Gov. Phil Scott says he is exploring new measures to get more Vermonters vaccinated, including the possibility of requiring theshots for some state employees, a measure that previously appeared to be off-the-table.
“To help set the example, I’m announcing today that my team is working to do the same,” Scott said at a briefing Tuesday. “Starting with certain state institutions like the Veteran’s Home, correctional facilities, and our psychiatric hospital.”
Scott did not signal that a wider vaccine mandate is on the immediate horizon, and employees will likely be able to opt-out in favor of frequent COVID-19 testing. He said “we’re going to take it one step at a time.
“It’s not something that we’re ready to impose at this point in time, but as we’ve said from the beginning, we’re watching the data, we’re listening to the science, and trying to do what’s best for Vermonters.”
As the state watches COVID-19 cases rise, fueled almost entirely by the highly-contagious Delta variant, Scott is urging private employers to incentivize and require vaccinations, particularly in high-risk settings like hospitals and long-term care facilities.
But it’s not only the case numbers that raise concerns. Hosppitalizations are on the rise, we well. As of Tuesday morning, 24 people were hospitalized with COVID-19, and 9 were in intensive care.
“”This isn’t where we wanted to be, but we need to accept that we’re going to be managing this for quite some time,” Scott said
Despite a rise in hospitalizations, Vermont is still among the best in the nation when it comes to hospitalization rates. Still, State Health Commissioner Dr. Mark Levine said we may only be just starting to see the impact of the Delta surge in Vermont’s hospitals.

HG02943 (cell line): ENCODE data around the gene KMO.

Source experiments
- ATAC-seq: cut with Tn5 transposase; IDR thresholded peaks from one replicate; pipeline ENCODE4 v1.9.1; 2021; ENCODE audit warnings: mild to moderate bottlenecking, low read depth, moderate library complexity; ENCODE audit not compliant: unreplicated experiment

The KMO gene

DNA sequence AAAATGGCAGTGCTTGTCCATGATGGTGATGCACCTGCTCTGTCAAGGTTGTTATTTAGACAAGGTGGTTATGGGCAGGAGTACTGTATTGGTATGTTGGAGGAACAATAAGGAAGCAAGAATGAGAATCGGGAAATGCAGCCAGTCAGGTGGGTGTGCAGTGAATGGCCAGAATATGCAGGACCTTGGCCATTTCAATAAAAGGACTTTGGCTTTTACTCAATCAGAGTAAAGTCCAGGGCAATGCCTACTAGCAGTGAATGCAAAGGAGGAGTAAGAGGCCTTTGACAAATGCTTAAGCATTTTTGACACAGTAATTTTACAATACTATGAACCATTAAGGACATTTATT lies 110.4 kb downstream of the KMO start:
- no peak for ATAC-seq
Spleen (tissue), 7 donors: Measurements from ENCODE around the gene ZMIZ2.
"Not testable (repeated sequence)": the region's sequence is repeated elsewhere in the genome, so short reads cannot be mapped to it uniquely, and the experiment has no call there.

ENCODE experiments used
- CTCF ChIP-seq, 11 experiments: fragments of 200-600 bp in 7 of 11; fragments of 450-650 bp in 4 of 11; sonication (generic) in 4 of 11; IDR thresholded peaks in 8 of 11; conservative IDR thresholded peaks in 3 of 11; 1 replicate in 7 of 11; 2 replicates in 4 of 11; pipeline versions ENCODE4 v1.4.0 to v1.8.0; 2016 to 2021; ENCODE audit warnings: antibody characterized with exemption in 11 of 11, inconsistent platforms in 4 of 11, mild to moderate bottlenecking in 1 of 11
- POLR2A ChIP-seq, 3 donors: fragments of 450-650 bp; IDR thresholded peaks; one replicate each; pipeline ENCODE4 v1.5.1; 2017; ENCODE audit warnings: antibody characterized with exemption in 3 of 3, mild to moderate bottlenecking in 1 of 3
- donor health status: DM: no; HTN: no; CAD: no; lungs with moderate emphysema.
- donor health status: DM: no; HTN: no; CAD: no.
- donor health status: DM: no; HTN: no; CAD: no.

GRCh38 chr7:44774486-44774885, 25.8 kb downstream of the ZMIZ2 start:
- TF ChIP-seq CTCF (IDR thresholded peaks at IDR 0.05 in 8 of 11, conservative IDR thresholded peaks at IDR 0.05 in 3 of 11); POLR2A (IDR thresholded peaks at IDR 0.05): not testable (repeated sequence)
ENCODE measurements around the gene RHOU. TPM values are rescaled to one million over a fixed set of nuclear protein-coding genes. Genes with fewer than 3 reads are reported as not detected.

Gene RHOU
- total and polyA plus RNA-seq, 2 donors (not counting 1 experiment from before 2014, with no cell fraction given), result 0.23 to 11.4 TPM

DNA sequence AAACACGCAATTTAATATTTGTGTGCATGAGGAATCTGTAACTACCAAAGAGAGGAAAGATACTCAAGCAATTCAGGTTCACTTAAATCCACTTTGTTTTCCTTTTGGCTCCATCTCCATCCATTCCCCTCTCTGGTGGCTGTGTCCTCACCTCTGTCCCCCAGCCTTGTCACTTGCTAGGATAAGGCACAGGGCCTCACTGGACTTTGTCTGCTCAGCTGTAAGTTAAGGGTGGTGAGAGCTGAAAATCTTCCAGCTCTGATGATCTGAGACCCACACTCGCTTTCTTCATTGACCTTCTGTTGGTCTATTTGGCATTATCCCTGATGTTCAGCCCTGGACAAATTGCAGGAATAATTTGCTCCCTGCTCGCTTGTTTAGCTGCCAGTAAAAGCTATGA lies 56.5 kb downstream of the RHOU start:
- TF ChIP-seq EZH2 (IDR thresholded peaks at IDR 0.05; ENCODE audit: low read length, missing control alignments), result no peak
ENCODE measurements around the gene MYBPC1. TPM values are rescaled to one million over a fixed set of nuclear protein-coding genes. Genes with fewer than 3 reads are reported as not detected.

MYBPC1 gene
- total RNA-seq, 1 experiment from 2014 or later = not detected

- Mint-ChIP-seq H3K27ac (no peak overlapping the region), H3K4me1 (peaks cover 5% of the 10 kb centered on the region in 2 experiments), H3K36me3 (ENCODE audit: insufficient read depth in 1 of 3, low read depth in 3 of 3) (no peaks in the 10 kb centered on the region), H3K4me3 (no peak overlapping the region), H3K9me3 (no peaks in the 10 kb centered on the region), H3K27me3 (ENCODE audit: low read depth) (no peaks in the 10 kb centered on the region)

He tripled down on some familiar advice. “Let me start out with just three key words – vaccination, vaccination, vaccination,” he said. “It’s not politics, it’s not an agenda, it’s public health and medical science. Plain and simple.”
Nearly 85 percent of eligible Vermonters have received at least one dose of the COVID-19 vaccine, but as the last several weeks have shown, the Delta variant has taken root among the roughly 85,000 people who haven’t gotten a shot.
“Unfortunately, that’s still a large enough number for the Delta to spread,” Scott said.
In recent days, both the University of Vermont and the City of Burlington introduced new guidance on indoor masking. UVM is requiring it for all students, staff and visitors, while city officials are recommending mask use indoors. Governor Scott was asked whether something similar should be done on the state level, particularly in counties that are above the CDC threshold for high transmission.
“I still think it’s a personal choice. I think you have to make decisions depending on your risk – who’s in your family, who’s in your household,” Governor Scott said. “Whether you should be going to events inside where you might pick up the variant. I think you have to do your own risk-assessment and make your own decision at that point.”